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As Senate passes USMCA, Trump tells farmers to remember the trade war money

As President Trump scored his second trade victory in two days, Senate approval of the new NAFTA, he asked farmers on Thursday to remember the billions of dollars they had received in trade war payments. The Senate passed the United States-Mexico-Canada Agreement a day after Trump and Chinese Vice Premier Liu He signed the Phase One agreement to de-escalate the Sino-U.S. trade war.

The USMCA is expected to generate modest increases in U.S. food and ag exports while preserving duty-free access for most U.S. farm goods to Mexico and Canada, a provision in place since NAFTA took effect in 1994. Mexico ratified the tri-national pact last summer. Canada is expected to act on it soon, which would complete the approval process. Senators passed a USMCA implementation bill 89-10, with Senate Finance Chairman Charles Grassley, a proponent, announcing passage while temporarily presiding over the Senate.

Read More: Ag purchases from U.S. will hinge on Chinese demand, says vice premier

“The farmers are really happy with the new China Trade Deal and the soon-to-be-signed deal with Mexico and Canada, but I hope the thing they will most remember is the fact that I was able to take massive incoming Tariff money and use it to help them get through the tough times!” Trump said on Twitter.

To mitigate the impact of retaliatory tariffs on the agriculture sector, the administration used a Depression-era agency at the USDA, the Commodity Credit Corp., to send $19.4 billion in cash to farmers and ranchers. The so-called Market Facilitation Program payments totaled $8.6 billion for 2018 crops and livestock and, as of January 6, $10.8 billion on 2019 production.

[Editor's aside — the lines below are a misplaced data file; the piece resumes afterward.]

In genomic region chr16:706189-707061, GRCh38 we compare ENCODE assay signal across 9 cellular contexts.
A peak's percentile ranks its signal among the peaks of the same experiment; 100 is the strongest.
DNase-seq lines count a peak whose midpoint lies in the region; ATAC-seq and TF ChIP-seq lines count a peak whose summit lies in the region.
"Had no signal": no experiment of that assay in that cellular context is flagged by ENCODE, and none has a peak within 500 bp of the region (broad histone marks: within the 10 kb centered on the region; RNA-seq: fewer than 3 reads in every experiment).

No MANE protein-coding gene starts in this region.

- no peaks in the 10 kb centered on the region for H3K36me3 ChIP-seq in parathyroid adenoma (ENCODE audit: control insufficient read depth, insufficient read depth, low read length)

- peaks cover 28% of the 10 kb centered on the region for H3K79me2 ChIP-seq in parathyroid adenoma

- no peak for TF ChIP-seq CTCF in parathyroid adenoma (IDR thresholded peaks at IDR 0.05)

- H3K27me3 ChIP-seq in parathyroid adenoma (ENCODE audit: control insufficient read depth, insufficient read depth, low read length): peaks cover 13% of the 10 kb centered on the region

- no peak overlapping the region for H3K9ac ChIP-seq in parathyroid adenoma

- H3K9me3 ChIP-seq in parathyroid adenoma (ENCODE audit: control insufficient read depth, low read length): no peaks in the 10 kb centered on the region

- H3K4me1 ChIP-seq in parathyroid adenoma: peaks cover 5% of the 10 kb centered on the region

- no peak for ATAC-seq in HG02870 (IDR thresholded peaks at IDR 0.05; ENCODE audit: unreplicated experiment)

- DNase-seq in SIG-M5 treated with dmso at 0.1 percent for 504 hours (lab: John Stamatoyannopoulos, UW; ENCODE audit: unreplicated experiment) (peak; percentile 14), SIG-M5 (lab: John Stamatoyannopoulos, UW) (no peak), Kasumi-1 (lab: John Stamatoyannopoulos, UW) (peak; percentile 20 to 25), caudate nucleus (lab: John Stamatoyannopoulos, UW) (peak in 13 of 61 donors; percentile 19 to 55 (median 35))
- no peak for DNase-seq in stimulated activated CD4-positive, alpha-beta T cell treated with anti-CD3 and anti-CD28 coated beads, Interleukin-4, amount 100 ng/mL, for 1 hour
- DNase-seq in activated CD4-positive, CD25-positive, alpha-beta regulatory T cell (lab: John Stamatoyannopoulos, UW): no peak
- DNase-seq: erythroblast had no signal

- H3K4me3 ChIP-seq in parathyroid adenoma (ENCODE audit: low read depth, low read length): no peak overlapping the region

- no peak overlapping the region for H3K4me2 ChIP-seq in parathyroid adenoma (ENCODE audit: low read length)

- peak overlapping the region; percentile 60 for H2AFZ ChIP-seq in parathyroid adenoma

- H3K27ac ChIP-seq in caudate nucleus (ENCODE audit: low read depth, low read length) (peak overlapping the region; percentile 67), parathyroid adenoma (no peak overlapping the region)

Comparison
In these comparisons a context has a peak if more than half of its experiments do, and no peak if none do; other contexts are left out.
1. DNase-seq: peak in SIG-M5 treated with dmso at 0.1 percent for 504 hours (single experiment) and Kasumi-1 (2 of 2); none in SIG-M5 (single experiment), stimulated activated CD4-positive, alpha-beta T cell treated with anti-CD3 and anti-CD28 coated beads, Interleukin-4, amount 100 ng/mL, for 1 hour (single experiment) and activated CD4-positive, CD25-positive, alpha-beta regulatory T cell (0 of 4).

The USDA did not respond immediately to questions about whether it would release the final $3.6 billion that has been earmarked for farmers for 2019 MFP assistance. Agriculture has been the only sector of the U.S. economy to receive trade war aid, in part because there are few limits on USDA spending through the Commodity Credit Corp. and because lawmakers did not challenge the outlays.

Read More: Farmers borrow less, and tariff payments may be why

Early this week, Grassley said the final tranche of $3.6 billion might depend on the restoration of ag trade with China. The Phase One agreement sets a target of $40 billion a year in sales, though China says purchases will depend on its needs and on commodity prices around the world.

Farm groups welcomed final congressional approval of the USMCA, which obligates Canada to eliminate its Class 6 and Class 7 dairy prices and to grade U.S. wheat fairly. Canada and Mexico are the two largest markets for U.S. farm exports and account for one third of U.S. food and ag trade.

Produced with FERN, non-profit reporting on food, agriculture, and environmental health.
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